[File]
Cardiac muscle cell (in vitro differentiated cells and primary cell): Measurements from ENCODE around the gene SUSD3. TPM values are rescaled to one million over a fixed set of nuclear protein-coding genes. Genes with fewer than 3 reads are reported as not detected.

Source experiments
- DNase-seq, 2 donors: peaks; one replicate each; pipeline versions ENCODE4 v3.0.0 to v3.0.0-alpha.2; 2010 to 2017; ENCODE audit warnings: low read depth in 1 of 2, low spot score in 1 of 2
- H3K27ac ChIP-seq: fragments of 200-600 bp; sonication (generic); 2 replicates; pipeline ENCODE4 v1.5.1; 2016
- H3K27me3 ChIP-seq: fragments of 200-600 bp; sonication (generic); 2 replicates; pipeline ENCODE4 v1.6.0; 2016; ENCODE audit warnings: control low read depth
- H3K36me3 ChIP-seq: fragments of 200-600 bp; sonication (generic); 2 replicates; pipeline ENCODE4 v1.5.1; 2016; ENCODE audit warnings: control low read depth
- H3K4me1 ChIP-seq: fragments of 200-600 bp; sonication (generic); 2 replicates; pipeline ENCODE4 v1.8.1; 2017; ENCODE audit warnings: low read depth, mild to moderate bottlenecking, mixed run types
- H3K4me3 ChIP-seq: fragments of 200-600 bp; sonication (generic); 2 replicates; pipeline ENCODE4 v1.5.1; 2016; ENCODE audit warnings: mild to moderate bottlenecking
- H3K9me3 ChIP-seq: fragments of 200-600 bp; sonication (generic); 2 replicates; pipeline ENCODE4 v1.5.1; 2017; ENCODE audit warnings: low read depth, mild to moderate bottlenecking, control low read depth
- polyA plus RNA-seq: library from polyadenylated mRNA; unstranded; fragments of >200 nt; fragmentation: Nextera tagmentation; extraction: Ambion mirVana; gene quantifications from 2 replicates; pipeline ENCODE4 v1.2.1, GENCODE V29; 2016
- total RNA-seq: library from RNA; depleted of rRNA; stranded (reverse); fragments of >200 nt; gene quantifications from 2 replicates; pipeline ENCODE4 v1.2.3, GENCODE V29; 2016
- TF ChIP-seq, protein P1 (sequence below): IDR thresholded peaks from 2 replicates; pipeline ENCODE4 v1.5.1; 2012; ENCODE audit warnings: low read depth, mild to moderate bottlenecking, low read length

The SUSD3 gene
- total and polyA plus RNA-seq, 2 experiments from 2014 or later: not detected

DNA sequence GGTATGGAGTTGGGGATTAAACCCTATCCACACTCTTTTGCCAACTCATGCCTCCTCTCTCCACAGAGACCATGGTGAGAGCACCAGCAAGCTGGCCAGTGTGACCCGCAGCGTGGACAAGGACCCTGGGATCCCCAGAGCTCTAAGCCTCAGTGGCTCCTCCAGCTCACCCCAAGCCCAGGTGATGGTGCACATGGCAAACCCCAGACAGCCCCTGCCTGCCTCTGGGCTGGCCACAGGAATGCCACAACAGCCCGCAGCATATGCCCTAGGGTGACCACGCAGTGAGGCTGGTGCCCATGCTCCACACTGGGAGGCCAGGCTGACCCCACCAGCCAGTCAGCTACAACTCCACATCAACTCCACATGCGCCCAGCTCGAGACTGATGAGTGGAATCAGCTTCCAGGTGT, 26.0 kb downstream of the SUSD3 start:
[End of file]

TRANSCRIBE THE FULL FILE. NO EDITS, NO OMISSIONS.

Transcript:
Cardiac muscle cell (in vitro differentiated cells and primary cell): Measurements from ENCODE around the gene SUSD3. TPM values are rescaled to one million over a fixed set of nuclear protein-coding genes. Genes with fewer than 3 reads are reported as not detected.

Source experiments
- DNase-seq, 2 donors: peaks; one replicate each; pipeline versions ENCODE4 v3.0.0 to v3.0.0-alpha.2; 2010 to 2017; ENCODE audit warnings: low read depth in 1 of 2, low spot score in 1 of 2
- H3K27ac ChIP-seq: fragments of 200-600 bp; sonication (generic); 2 replicates; pipeline ENCODE4 v1.5.1; 2016
- H3K27me3 ChIP-seq: fragments of 200-600 bp; sonication (generic); 2 replicates; pipeline ENCODE4 v1.6.0; 2016; ENCODE audit warnings: control low read depth
- H3K36me3 ChIP-seq: fragments of 200-600 bp; sonication (generic); 2 replicates; pipeline ENCODE4 v1.5.1; 2016; ENCODE audit warnings: control low read depth
- H3K4me1 ChIP-seq: fragments of 200-600 bp; sonication (generic); 2 replicates; pipeline ENCODE4 v1.8.1; 2017; ENCODE audit warnings: low read depth, mild to moderate bottlenecking, mixed run types
- H3K4me3 ChIP-seq: fragments of 200-600 bp; sonication (generic); 2 replicates; pipeline ENCODE4 v1.5.1; 2016; ENCODE audit warnings: mild to moderate bottlenecking
- H3K9me3 ChIP-seq: fragments of 200-600 bp; sonication (generic); 2 replicates; pipeline ENCODE4 v1.5.1; 2017; ENCODE audit warnings: low read depth, mild to moderate bottlenecking, control low read depth
- polyA plus RNA-seq: library from polyadenylated mRNA; unstranded; fragments of >200 nt; fragmentation: Nextera tagmentation; extraction: Ambion mirVana; gene quantifications from 2 replicates; pipeline ENCODE4 v1.2.1, GENCODE V29; 2016
- total RNA-seq: library from RNA; depleted of rRNA; stranded (reverse); fragments of >200 nt; gene quantifications from 2 replicates; pipeline ENCODE4 v1.2.3, GENCODE V29; 2016
- TF ChIP-seq, protein P1 (sequence below): IDR thresholded peaks from 2 replicates; pipeline ENCODE4 v1.5.1; 2012; ENCODE audit warnings: low read depth, mild to moderate bottlenecking, low read length

The SUSD3 gene
- total and polyA plus RNA-seq, 2 experiments from 2014 or later: not detected

DNA sequence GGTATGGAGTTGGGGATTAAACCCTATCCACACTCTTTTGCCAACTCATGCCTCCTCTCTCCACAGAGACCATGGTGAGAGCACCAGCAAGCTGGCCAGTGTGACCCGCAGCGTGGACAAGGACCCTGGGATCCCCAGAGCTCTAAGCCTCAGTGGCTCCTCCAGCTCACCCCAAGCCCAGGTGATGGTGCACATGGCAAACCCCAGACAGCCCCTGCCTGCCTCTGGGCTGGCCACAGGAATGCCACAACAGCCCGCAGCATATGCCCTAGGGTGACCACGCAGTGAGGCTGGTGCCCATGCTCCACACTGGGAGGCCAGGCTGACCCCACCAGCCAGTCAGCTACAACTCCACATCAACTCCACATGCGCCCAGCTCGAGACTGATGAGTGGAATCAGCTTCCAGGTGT, 26.0 kb downstream of the SUSD3 start: